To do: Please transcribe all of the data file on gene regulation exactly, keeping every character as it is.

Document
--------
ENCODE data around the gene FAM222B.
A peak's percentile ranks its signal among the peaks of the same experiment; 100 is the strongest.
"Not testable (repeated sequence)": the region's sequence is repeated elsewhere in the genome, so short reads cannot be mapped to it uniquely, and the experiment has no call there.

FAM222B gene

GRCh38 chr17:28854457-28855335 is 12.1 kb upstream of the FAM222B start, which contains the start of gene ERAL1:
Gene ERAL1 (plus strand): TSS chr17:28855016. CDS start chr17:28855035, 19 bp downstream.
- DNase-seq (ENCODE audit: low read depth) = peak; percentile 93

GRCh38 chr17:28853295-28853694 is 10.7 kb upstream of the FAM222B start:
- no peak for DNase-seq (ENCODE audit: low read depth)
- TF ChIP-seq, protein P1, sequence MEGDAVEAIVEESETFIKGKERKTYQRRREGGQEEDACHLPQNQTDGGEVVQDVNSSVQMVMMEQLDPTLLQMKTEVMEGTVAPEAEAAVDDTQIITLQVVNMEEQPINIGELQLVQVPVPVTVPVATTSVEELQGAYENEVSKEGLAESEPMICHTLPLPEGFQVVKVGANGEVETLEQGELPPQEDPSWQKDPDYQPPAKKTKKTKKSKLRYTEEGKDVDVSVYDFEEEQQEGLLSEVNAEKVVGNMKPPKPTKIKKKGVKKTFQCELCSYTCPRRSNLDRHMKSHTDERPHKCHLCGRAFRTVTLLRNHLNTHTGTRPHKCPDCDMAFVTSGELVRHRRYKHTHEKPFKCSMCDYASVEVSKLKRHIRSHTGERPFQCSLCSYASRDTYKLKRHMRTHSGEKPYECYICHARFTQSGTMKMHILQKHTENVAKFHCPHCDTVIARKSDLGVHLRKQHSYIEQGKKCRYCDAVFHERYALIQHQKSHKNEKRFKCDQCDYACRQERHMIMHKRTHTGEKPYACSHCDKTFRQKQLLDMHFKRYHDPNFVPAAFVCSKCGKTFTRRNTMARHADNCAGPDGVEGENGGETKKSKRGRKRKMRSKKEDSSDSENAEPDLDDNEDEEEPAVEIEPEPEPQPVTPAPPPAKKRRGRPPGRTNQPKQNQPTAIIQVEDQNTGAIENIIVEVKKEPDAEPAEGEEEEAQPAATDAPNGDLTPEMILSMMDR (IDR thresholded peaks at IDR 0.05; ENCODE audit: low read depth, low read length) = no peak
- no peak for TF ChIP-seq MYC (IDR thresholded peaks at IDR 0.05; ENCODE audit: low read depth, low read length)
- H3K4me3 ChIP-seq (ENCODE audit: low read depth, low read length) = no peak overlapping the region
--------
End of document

ENCODE data around the gene FAM222B.
A peak's percentile ranks its signal among the peaks of the same experiment; 100 is the strongest.
"Not testable (repeated sequence)": the region's sequence is repeated elsewhere in the genome, so short reads cannot be mapped to it uniquely, and the experiment has no call there.

FAM222B gene

GRCh38 chr17:28854457-28855335 is 12.1 kb upstream of the FAM222B start, which contains the start of gene ERAL1:
Gene ERAL1 (plus strand): TSS chr17:28855016. CDS start chr17:28855035, 19 bp downstream.
- DNase-seq (ENCODE audit: low read depth) = peak; percentile 93

GRCh38 chr17:28853295-28853694 is 10.7 kb upstream of the FAM222B start:
- no peak for DNase-seq (ENCODE audit: low read depth)
- TF ChIP-seq, protein P1, sequence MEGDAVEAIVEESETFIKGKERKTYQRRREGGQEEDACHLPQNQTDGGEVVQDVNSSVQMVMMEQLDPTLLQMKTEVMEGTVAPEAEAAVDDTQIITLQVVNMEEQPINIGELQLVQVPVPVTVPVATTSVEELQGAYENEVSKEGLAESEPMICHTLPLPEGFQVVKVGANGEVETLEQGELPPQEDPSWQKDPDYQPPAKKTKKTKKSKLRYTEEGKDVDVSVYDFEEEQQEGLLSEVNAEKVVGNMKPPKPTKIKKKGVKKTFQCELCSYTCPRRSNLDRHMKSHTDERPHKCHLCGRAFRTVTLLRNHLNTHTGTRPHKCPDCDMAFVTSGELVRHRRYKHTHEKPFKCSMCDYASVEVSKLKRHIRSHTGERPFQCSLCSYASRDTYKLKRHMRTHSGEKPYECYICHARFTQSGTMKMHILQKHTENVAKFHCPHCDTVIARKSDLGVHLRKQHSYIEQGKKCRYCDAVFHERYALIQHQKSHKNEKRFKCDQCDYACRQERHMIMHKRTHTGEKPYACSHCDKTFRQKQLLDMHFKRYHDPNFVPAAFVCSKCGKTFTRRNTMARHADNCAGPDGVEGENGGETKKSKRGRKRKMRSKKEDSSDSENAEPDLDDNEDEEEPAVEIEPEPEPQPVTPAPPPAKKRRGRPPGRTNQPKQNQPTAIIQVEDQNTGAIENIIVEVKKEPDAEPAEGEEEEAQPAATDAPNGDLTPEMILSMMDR (IDR thresholded peaks at IDR 0.05; ENCODE audit: low read depth, low read length) = no peak
- no peak for TF ChIP-seq MYC (IDR thresholded peaks at IDR 0.05; ENCODE audit: low read depth, low read length)
- H3K4me3 ChIP-seq (ENCODE audit: low read depth, low read length) = no peak overlapping the region